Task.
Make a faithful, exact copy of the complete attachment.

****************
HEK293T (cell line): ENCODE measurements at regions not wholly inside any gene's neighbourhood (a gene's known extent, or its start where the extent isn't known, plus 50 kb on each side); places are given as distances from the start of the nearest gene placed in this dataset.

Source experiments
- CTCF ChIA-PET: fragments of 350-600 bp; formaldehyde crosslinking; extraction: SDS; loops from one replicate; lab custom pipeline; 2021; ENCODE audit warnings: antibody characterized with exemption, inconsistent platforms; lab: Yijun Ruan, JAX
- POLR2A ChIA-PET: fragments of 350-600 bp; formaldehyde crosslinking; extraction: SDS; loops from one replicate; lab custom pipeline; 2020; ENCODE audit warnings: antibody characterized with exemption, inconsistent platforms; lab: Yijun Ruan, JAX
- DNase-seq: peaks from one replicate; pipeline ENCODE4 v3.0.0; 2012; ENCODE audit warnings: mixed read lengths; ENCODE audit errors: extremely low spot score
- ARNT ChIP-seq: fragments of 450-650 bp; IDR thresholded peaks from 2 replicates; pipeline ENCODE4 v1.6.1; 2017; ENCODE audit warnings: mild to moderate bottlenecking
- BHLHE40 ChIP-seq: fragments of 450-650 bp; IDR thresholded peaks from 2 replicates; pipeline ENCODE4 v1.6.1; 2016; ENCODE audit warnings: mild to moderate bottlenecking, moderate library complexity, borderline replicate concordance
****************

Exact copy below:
HEK293T (cell line): ENCODE measurements at regions not wholly inside any gene's neighbourhood (a gene's known extent, or its start where the extent isn't known, plus 50 kb on each side); places are given as distances from the start of the nearest gene placed in this dataset.

Source experiments
- CTCF ChIA-PET: fragments of 350-600 bp; formaldehyde crosslinking; extraction: SDS; loops from one replicate; lab custom pipeline; 2021; ENCODE audit warnings: antibody characterized with exemption, inconsistent platforms; lab: Yijun Ruan, JAX
- POLR2A ChIA-PET: fragments of 350-600 bp; formaldehyde crosslinking; extraction: SDS; loops from one replicate; lab custom pipeline; 2020; ENCODE audit warnings: antibody characterized with exemption, inconsistent platforms; lab: Yijun Ruan, JAX
- DNase-seq: peaks from one replicate; pipeline ENCODE4 v3.0.0; 2012; ENCODE audit warnings: mixed read lengths; ENCODE audit errors: extremely low spot score
- ARNT ChIP-seq: fragments of 450-650 bp; IDR thresholded peaks from 2 replicates; pipeline ENCODE4 v1.6.1; 2017; ENCODE audit warnings: mild to moderate bottlenecking
- BHLHE40 ChIP-seq: fragments of 450-650 bp; IDR thresholded peaks from 2 replicates; pipeline ENCODE4 v1.6.1; 2016; ENCODE audit warnings: mild to moderate bottlenecking, moderate library complexity, borderline replicate concordance